Autodesk reported that its Q4 FY 2015 revenue from its Media and Entertainment (M&E) business segment was $43m, an increase of 5% compared to the same period last year, and flat with the previous quarter.
M&E gross margins for the fourth quarter were 79.1% ($34m), down from 81% during the same period a year ago, and up from 74.4% last quarter
Full Year M&E Revenue Declines 13.9 Percent
Media & Entertainment revenue for the full FY 2015 was $167m, down 13.9% versus the full FY 2013.
M&E gross margins for the full year 2015 were 76%, down from 81% in both 2013 and 2012.
Decline in M&E Revenue Continues
As shown below, the latest year-on-year decline in M&E revenue continues the trend that began more than five years ago.
Between fiscal 2008 and fiscal 2015, the company’s M&E business has a CAGR of -6%. During this same time, M&E sales as a percentage of total Autodesk revenue has declined from 12% to 6%.
This is perhaps not surprising, given that company has been talking for some time about the anticipated decline in M&E revenue. Last year, Autodesk CEO Carl Bass said the company expects its M&E revenue to decline over time as Autodesk incorporates greater functionality into its design suites.
Autodesk M&E: A Tale of Two Product Lines
Another reason for the ongoing decline is likely the changing mix of products sold by Autodesk into the M&E sector, including the sale of hardware versus software.
Autodesk breaks out products sold media and entertainment customers into two separate categories:
- Animation (including design visualization): includes products, such as Autodesk Maya, Autodesk 3ds Max, and the Autodesk Entertainment Creation Suites. These products provide tools for digital sculpting, modeling, animation, effects, rendering and compositing, for design visualization, visual effects and games production.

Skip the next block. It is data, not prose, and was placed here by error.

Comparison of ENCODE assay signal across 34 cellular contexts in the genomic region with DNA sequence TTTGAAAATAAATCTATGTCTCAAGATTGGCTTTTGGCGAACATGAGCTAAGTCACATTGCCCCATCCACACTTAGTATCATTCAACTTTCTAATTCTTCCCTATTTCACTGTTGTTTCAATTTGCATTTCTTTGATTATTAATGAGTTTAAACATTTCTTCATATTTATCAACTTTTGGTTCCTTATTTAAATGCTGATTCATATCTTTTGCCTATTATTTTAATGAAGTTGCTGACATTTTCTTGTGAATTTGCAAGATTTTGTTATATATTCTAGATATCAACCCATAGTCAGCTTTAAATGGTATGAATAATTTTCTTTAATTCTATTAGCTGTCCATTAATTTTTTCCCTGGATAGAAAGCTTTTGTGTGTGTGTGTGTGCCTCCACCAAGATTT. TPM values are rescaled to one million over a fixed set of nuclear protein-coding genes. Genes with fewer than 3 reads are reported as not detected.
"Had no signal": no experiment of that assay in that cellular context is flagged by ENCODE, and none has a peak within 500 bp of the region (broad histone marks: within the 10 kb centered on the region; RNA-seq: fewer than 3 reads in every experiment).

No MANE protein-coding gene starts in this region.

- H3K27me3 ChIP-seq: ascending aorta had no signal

- Creative Finishing: include Autodesk Flame, Autodesk Smoke, Autodesk Lustre, and Autodesk Flare. These products provide editing, finishing and visual effects design and color grading.
In a filing with securities regulators last year, the company said that for the year ended January 31, 2014, revenue from Creative Finishing products declined by 17% due to “a general decrease in M&E industry end-market demand.” In the same filing, the company said that Animation products had declined 7% during the fiscal year ended January 31, 2014.
On last night’s Q4 and full year fiscal 2015 earnings call, the company did not discuss its M&E product in either the prepared remarks or the Q&A session with equity analysts.
Indeed, the company has not discussed M&E on an earnings call since August 2014, when an analyst from JP Morgan asked Autodesk CEO Carl Bass: “How should we think about where the media and entertainment revenue line goes from here, is it something that actually could start to fade away?”
Bass replied: “No. I think, as we always try to distinguish, media and entertainment they are two different parts of the business. There is the creative finishing. Creative finishing has been diminishing, some of it is just nature of the market and some of it has to do with the hardware component in there which we no longer sell. And then there’s the other part which is the software part of the business. The software part of the business is good and healthy and we like all the dynamics in that part of the business. What we see in the other part less happy with it. That’s been going on for the last half dozen years in the creative finishing part.”
Press Release: Autodesk Reports Strong Fourth Quarter Results
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